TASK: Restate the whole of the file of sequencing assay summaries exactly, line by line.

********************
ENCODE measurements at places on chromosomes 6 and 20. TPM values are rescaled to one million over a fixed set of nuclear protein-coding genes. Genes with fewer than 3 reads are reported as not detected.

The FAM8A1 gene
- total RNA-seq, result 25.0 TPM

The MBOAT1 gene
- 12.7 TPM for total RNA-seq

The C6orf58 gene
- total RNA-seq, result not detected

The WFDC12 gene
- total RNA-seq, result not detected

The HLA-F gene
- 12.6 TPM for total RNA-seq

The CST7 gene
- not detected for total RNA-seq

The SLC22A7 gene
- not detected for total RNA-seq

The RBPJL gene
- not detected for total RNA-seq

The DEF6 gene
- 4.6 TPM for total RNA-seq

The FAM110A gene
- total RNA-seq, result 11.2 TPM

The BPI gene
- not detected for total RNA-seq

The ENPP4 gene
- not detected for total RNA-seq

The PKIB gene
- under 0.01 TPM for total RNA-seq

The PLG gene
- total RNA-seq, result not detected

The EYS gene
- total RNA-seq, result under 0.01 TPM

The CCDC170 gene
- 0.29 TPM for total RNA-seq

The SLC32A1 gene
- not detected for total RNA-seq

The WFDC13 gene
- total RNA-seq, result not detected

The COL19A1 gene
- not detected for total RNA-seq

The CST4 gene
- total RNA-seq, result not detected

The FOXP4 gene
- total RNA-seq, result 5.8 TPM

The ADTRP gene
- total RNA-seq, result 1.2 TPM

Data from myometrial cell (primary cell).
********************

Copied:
ENCODE measurements at places on chromosomes 6 and 20. TPM values are rescaled to one million over a fixed set of nuclear protein-coding genes. Genes with fewer than 3 reads are reported as not detected.

The FAM8A1 gene
- total RNA-seq, result 25.0 TPM

The MBOAT1 gene
- 12.7 TPM for total RNA-seq

The C6orf58 gene
- total RNA-seq, result not detected

The WFDC12 gene
- total RNA-seq, result not detected

The HLA-F gene
- 12.6 TPM for total RNA-seq

The CST7 gene
- not detected for total RNA-seq

The SLC22A7 gene
- not detected for total RNA-seq

The RBPJL gene
- not detected for total RNA-seq

The DEF6 gene
- 4.6 TPM for total RNA-seq

The FAM110A gene
- total RNA-seq, result 11.2 TPM

The BPI gene
- not detected for total RNA-seq

The ENPP4 gene
- not detected for total RNA-seq

The PKIB gene
- under 0.01 TPM for total RNA-seq

The PLG gene
- total RNA-seq, result not detected

The EYS gene
- total RNA-seq, result under 0.01 TPM

The CCDC170 gene
- 0.29 TPM for total RNA-seq

The SLC32A1 gene
- not detected for total RNA-seq

The WFDC13 gene
- total RNA-seq, result not detected

The COL19A1 gene
- not detected for total RNA-seq

The CST4 gene
- total RNA-seq, result not detected

The FOXP4 gene
- total RNA-seq, result 5.8 TPM

The ADTRP gene
- total RNA-seq, result 1.2 TPM

Data from myometrial cell (primary cell).